Factors that Promote Blood Clots
How Caffeine Affects the Nervous System
While caffeine itself does not promote the formation of blood clots, it also does not seem to offer any notable benefit for their treatment. However, various other factors may increase your risk for thrombosis and stroke, the World Heart Federation notes. These include atherosclerosis, hypertension, damage to blood vessels due to physical injury, inflammation or radiation, being more than 10kg overweight, physical inactivity, smoking, immobility and using contraceptive pills or estrogen replacement medication.
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- "British Journal of Nutrition"; Effect of coffee drinking on platelets: inhibition of aggregation and phenols incorporation; F. Natella et al; December 2008
- "Hypertension"; Hypertension Risk Status and Effect of Caffeine on Blood Pressure; Terry Hartley et al; 2000
- International Coffee Organization: Caffeine
- U.S. Food and Drug Administration; Medicines in My Home: Caffeine and Your Body; 2007
- World Heart Federation: Stroke and Blood Clots
- Meredith SE, Juliano LM, Hughes JR, Griffiths RR. Caffeine Use Disorder: A Comprehensive Review and Research Agenda. J Caffeine Res. 2013;3(3):114-130. doi:10.1089/jcr.2013.0016
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- Koppelstaetter F, Poeppel TD, Siedentopf CM, et al. Caffeine and cognition in functional magnetic resonance imaging. J Alzheimers Dis. 2010;20 Suppl 1:S71-84. doi:10.3233/JAD-2010-1417
- Harrell PT, Juliano LM. Caffeine expectancies influence the subjective and behavioral effects of caffeine. Psychopharmacology (Berl). 2009;207(2):335-42. doi:10.1007/s00213-009-1658-5
- Lucas M, O'reilly EJ, Pan A, et al. Coffee, caffeine, and risk of completed suicide: results from three prospective cohorts of American adults. World J Biol Psychiatry. 2014;15(5):377-86. doi:10.3109/15622975.2013.795243
- Abdel-Hady H, Nasef N, Shabaan AE, Nour I. Caffeine therapy in preterm infants. World J Clin Pediatr. 2015;4(4):81-93. doi:10.5409/wjcp.v4.i4.81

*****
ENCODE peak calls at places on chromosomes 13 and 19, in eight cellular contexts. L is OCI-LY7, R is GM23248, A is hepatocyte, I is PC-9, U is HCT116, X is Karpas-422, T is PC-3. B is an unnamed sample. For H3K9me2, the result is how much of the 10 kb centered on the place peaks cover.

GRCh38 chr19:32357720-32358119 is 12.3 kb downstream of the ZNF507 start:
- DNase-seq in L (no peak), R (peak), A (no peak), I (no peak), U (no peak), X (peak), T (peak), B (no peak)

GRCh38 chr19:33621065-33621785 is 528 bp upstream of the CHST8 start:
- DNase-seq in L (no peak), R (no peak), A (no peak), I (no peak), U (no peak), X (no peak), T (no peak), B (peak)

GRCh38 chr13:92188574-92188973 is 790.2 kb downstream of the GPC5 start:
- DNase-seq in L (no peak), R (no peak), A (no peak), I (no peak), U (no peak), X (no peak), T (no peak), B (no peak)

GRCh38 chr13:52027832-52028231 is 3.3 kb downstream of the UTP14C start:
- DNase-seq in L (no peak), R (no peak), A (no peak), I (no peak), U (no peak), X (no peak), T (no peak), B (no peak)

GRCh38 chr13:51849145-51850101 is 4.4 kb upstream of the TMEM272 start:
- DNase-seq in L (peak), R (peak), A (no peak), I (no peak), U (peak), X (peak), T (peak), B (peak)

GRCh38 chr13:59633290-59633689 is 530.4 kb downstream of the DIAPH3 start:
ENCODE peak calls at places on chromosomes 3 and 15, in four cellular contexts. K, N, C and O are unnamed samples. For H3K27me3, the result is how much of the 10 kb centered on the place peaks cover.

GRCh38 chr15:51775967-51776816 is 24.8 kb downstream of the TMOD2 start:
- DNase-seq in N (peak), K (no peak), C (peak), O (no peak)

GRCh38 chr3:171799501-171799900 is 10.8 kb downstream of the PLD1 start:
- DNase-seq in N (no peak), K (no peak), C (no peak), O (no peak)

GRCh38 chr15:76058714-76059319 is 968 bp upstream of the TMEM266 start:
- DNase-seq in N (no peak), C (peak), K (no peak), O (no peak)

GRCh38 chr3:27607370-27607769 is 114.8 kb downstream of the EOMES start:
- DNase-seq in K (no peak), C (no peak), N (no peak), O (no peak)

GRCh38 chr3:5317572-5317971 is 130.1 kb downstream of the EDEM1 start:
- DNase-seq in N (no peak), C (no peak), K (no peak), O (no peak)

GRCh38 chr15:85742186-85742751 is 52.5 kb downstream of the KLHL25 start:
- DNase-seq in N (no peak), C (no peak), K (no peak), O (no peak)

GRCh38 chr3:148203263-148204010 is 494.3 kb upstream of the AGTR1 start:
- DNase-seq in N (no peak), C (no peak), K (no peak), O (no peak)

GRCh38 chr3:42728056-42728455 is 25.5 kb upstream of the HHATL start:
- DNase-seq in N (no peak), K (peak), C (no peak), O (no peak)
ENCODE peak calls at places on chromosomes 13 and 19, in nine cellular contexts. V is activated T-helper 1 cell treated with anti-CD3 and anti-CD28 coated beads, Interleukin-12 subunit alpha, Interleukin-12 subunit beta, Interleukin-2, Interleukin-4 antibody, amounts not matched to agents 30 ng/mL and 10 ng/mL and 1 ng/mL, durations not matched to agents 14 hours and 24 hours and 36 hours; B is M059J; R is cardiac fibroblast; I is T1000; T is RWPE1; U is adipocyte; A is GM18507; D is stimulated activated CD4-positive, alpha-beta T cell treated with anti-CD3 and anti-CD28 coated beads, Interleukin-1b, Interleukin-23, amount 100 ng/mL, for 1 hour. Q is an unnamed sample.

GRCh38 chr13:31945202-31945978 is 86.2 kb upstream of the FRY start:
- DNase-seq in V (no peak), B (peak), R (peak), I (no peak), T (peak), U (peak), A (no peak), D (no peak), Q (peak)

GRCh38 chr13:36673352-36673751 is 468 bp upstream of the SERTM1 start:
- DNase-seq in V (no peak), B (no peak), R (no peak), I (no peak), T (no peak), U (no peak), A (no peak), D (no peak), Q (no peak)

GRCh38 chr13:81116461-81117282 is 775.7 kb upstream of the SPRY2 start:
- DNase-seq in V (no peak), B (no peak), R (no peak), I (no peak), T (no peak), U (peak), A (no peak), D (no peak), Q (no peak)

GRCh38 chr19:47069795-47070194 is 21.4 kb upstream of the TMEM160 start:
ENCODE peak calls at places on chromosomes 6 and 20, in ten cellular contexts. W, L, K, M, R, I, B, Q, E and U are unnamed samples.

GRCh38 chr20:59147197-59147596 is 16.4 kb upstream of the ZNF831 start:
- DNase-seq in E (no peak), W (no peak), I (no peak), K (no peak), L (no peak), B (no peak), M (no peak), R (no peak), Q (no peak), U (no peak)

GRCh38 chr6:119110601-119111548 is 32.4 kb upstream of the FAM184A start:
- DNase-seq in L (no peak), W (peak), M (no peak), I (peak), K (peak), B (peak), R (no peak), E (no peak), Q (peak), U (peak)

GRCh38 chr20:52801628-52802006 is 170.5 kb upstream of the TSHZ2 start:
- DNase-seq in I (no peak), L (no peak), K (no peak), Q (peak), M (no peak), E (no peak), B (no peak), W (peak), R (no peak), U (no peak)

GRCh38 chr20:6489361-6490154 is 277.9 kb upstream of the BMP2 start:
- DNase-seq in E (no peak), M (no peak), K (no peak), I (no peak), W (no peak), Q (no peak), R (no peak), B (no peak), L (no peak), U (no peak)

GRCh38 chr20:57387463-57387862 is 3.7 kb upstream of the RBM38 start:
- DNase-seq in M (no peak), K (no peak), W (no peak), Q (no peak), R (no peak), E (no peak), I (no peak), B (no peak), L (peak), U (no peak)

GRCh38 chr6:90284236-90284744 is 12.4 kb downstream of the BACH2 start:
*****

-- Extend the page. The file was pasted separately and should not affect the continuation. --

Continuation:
- American Psychiatric Association. Diagnostic and Statistical Manual of Mental Disorders. 5th edition. Washington DC; 2013.
- Turnbull D, Rodricks JV, Mariano GF, Chowdhury F. Caffeine and cardiovascular health. Regul Toxicol Pharmacol. 2017;89:165-185. doi:10.1016/j.yrtph.2017.07.025
- Centers for Disease Control and Prevention. Alcohol and Caffeine. Updated October 23, 2018.
- Alsunni AA. Energy Drink Consumption: Beneficial and Adverse Health Effects. Int J Health Sci (Qassim). 2015;9(4):468-474.
- Lyngsø J, Ramlau-Hansen CH, Bay B, Ingerslev HJ, Hulman A, Kesmodel US. Association between coffee or caffeine consumption and fecundity and fertility: a systematic review and dose-response meta-analysis. Clin Epidemiol. 2017;9:699-719. doi:10.2147/CLEP.S146496
- U.S. Food and Drug Administration. Pure and Highly Concentrated Caffeine. Updated September 21, 2018.
- National Institute on Drug Abuse. Drugs, Brains, and Behavior: The Science of Addiction. Updated July 2018.
Joseph Pritchard graduated from Our Lady of Fatima Medical School with a medical degree. He has spent almost a decade studying humanity. Dr. Pritchard writes as a San Francisco biology expert for a prominent website and thoroughly enjoys sharing the knowledge he has accumulated.